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Good enough for a federal scholarship ...

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TORONTO — The Globe and Mail
Published on Wednesday, Mar. 26, 2008
If it all goes according to plan, Sarah Leonty will parlay her academic acumen into a career with Canada's Department of Foreign Affairs.

But first, the 20-year-old Toronto woman will have to stop the country she wants to serve from kicking her out.

Ms. Leonty, who came to Canada from St. Lucia when she was 11, recently learned she is facing deportation to the Caribbean island because she lacks immigration status, though she had no say in her parents' decision to bring her here.

Now, she is mounting a fight to stay, so that she can finish university and put her impressive Canadian scholastic record – which includes a federally funded scholarship and a stint as prime minister of her high school's student council – to work for her adopted country.

“I want to be a foreign minister in the government, surprisingly,” Ms. Leonty said yesterday after students rallied to her cause at York University, where she finished her first year of international development studies last year. “But mostly, I want to go into politics.”

Whether she gets there will depend largely on the mercy of Citizenship and Immigration Canada, to whom Ms. Leonty has applied for residency on humanitarian and compassionate grounds. She hopes her application will be accepted before officials take another run at deporting her, which they have done twice since last fall.

Ms. Leonty arrived at her predicament by a convoluted process, but one familiar to many of the estimated 200,000 undocumented foreign workers who toil under the table in Canada. Her parents, who fit that category, left her behind with relatives in St. Lucia, then sent for her in 1998. Her parents then separated.

While her mother earned what she could caring for a Canadian family's children, young Sarah excelled at her studies and made time for volunteer work, since she could not work legally.

“I have been a tutor for a number of years, then prime minister – or as some call it, president – of my student council,” she said, referring to her days at Archbishop Romero Catholic Secondary School. “I volunteered at a local women's shelter and at a food bank.”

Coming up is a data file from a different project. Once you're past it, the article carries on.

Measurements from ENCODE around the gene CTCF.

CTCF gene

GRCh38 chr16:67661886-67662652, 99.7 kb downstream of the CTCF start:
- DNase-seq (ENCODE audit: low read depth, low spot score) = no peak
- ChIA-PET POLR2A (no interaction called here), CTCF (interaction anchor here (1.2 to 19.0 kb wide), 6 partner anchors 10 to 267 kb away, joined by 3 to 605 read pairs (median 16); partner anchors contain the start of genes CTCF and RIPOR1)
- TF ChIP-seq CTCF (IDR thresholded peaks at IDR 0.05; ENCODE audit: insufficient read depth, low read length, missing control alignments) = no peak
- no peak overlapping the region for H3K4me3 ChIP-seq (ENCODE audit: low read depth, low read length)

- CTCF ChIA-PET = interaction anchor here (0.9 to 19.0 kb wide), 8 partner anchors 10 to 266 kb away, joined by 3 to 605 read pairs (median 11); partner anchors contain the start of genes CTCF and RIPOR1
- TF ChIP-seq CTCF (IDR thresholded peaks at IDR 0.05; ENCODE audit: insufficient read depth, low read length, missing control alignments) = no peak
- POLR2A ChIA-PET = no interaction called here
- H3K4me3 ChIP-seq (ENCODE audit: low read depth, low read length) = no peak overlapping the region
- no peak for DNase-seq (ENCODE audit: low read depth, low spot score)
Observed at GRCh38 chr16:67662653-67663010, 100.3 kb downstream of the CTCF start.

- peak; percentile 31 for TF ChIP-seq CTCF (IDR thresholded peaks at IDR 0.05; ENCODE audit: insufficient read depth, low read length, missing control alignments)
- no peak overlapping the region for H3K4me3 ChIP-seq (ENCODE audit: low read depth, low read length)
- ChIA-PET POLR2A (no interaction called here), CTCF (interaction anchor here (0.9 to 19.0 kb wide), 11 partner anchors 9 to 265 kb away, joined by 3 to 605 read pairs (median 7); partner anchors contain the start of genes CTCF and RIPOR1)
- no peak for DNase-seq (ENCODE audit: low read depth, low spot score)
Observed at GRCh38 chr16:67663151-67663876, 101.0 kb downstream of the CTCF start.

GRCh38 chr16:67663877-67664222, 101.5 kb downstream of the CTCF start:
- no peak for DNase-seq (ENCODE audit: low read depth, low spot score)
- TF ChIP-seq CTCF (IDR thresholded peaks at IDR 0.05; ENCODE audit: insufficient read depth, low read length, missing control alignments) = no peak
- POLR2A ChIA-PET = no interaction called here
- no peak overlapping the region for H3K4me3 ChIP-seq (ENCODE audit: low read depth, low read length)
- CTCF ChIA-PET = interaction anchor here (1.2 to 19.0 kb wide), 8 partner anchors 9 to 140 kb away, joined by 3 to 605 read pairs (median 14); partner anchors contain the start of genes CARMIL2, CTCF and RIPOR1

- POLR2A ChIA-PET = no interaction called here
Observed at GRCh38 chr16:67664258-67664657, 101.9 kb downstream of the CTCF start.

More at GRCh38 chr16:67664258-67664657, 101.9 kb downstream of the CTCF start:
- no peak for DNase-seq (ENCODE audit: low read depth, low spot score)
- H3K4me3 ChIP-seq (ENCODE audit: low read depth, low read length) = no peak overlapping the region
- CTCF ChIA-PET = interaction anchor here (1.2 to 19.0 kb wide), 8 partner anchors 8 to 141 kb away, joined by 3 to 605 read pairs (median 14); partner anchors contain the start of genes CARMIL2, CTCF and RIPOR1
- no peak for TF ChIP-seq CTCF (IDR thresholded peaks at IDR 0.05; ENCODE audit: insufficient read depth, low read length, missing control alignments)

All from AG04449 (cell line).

Ms. Leonty earned a Herb Carnegie scholarship for community leadership, which helps youth attend university or college, a Lieutenant-Governor's Award, and music and merit awards from Toronto's Catholic School Board.

Immigration officials rejected her mother's applications to stay on compassionate grounds and deported her in 2001, while Sarah stayed behind. Her mother returned in 2004 and applied again, but faces a second deportation Friday.

In 2005, Ms. Leonty's father applied for residency for himself and his daughter, an application supported by his new Canadian wife. But Ms. Leonty was removed from the application without her knowledge last year, said Amina Sherazee, the young woman's immigration lawyer.

Ms. Leonty learned this bit of news only after she was summoned to a meeting with Immigration Department officials last September, where she was told she would be deported two weeks later.

Her lawyer helped to get the deportation order stayed then, and again last week, in hopes Immigration Minister Diane Finley will review the case and grant mercy.

Ms. Leonty, meanwhile, could not afford to return to her studies last fall, because, as a non-resident, she had to pay international student tuition fees, about triple those paid by domestic students.

Instead, she has kept busy working part time and volunteering. She also applied, was shortlisted and ultimately accepted to a paid work program called Youth in Motion – Opportunities Unlimited.

“It says right here, ‘Funded by the Government of Canada,' ” Ms. Leonty said, showing a copy of her acceptance letter to the program. “So, that's ironic.”

Ms. Sherazee hopes that is not lost on Ms. Finley, who has the discretion to cut through a backlog of applications and spare Ms. Leonty from expulsion.

“I think her case really epitomizes how things can go very wrong,” the lawyer said. “I'm sure no Canadian would want to lose someone like her, who has so much potential [for] leadership and definitely has a lot of qualities we look for in immigrants.”